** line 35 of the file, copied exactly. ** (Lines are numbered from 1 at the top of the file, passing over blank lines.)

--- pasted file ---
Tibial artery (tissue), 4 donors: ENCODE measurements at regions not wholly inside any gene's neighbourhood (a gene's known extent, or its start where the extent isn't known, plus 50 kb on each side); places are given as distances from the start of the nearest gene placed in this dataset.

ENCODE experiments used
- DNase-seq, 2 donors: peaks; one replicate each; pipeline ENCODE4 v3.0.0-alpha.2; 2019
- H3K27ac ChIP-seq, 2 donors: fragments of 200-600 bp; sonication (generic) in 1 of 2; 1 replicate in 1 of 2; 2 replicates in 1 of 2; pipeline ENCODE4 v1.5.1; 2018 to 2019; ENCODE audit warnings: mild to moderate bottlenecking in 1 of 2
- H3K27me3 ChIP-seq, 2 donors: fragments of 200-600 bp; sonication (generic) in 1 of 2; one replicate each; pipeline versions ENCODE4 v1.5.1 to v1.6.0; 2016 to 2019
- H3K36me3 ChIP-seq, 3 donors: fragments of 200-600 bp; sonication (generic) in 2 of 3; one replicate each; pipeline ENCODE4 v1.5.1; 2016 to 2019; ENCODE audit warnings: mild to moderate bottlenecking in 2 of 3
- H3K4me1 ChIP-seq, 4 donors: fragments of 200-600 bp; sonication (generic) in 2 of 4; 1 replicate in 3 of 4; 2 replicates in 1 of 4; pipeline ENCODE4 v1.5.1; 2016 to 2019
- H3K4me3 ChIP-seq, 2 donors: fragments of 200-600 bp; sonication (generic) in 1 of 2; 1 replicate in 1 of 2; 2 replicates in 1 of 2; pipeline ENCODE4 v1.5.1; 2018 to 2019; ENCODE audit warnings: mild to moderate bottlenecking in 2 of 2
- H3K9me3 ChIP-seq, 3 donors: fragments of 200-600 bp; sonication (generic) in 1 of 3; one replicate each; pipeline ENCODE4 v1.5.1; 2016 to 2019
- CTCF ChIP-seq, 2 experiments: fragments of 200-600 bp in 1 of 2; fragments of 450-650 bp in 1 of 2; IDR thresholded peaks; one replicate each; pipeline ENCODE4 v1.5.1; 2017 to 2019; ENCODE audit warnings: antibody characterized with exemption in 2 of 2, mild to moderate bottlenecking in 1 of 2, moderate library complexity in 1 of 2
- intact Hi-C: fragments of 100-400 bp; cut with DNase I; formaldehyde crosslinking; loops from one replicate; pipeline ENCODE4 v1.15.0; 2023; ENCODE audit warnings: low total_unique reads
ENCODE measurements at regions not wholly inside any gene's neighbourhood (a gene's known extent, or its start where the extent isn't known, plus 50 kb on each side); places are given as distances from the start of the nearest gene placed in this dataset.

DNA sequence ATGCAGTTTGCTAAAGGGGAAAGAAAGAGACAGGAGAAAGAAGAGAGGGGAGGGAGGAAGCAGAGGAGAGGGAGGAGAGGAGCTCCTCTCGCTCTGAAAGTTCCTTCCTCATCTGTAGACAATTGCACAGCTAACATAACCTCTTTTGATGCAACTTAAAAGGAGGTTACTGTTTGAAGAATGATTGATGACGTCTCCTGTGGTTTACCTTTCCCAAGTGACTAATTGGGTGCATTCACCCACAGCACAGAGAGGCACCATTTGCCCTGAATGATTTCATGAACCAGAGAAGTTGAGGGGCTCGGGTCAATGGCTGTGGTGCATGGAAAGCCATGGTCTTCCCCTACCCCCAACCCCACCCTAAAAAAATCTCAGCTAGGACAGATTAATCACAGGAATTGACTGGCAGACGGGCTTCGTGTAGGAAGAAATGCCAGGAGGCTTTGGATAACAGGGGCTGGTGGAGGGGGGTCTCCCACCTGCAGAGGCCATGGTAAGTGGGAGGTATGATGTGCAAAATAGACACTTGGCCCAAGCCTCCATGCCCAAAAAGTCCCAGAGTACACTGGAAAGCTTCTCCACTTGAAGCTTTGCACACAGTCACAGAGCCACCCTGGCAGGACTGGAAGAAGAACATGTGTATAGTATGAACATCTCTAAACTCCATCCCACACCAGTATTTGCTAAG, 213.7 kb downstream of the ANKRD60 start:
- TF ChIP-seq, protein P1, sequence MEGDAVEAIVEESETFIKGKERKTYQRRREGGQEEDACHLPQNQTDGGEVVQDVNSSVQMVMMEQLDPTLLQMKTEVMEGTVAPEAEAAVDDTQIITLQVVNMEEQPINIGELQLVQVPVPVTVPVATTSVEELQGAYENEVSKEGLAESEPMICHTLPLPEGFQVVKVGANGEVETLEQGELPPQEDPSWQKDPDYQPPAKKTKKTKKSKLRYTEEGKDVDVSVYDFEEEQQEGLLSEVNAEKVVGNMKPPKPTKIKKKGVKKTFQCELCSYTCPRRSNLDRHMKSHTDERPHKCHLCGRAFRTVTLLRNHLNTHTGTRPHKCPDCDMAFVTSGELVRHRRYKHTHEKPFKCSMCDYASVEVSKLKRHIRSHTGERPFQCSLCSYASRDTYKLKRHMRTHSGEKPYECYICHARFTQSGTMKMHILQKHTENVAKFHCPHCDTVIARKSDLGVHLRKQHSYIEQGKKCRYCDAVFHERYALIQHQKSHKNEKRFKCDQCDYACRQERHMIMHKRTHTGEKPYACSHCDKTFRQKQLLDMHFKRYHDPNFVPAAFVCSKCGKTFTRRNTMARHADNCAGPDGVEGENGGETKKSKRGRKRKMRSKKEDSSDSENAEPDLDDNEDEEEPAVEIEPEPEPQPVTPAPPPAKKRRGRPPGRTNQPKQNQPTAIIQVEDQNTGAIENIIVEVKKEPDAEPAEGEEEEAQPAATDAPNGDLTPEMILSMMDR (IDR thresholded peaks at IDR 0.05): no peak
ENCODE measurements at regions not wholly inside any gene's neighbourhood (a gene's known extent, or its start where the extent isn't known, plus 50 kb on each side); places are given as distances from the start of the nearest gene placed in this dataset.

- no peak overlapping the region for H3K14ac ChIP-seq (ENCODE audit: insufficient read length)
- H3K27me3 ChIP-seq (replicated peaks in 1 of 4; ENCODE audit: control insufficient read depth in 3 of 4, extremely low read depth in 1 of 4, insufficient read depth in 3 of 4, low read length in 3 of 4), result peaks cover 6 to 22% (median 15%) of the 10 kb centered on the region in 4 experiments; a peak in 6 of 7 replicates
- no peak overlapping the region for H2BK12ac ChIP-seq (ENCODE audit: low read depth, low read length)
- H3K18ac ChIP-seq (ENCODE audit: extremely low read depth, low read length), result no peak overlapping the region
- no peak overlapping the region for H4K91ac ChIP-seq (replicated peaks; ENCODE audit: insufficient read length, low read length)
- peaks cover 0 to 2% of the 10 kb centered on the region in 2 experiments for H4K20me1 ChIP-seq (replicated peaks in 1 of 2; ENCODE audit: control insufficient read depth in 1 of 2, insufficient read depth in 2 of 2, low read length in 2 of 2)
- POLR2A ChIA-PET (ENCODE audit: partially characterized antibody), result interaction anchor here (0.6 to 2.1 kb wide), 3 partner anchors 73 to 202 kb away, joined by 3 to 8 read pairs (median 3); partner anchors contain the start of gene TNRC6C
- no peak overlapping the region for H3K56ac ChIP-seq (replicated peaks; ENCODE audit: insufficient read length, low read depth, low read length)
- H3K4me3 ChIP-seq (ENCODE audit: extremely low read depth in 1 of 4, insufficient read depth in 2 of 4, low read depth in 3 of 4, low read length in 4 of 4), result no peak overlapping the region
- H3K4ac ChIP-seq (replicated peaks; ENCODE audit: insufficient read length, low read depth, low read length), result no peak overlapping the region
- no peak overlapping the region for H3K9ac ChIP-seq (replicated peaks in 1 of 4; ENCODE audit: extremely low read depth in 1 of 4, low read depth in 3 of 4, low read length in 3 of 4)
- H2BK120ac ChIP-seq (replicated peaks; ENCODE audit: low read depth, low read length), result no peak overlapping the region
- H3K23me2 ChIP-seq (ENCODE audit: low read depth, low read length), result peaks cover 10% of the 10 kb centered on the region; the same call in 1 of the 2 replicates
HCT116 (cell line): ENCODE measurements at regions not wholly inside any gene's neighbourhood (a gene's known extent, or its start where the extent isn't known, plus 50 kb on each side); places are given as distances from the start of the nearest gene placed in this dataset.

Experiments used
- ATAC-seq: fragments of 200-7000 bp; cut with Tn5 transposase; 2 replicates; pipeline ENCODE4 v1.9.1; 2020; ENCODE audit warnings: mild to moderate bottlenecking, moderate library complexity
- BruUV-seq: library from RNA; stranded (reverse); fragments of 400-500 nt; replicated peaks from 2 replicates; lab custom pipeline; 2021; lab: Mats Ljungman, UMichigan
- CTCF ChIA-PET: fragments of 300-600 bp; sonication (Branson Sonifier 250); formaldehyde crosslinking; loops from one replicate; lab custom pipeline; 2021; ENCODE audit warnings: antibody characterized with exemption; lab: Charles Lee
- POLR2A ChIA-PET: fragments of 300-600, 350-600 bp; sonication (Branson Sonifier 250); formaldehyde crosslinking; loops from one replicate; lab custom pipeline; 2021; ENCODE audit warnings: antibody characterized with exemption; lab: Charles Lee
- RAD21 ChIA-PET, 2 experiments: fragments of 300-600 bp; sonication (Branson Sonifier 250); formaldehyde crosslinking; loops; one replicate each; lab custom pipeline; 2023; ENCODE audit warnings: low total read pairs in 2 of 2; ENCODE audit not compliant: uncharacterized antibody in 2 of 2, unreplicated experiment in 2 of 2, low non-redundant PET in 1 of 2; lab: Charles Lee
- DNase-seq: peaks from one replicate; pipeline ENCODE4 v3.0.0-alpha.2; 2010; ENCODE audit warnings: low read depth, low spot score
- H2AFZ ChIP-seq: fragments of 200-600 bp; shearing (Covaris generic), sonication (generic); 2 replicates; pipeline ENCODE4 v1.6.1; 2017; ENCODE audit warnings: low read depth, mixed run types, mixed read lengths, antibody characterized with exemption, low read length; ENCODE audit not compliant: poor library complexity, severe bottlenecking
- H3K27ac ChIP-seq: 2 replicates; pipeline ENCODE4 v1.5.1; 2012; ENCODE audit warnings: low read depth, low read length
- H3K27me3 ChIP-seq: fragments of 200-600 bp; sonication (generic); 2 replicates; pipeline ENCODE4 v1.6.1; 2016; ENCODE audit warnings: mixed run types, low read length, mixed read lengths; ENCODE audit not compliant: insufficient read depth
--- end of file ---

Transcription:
- RAD21 ChIA-PET, 2 experiments: fragments of 300-600 bp; sonication (Branson Sonifier 250); formaldehyde crosslinking; loops; one replicate each; lab custom pipeline; 2023; ENCODE audit warnings: low total read pairs in 2 of 2; ENCODE audit not compliant: uncharacterized antibody in 2 of 2, unreplicated experiment in 2 of 2, low non-redundant PET in 1 of 2; lab: Charles Lee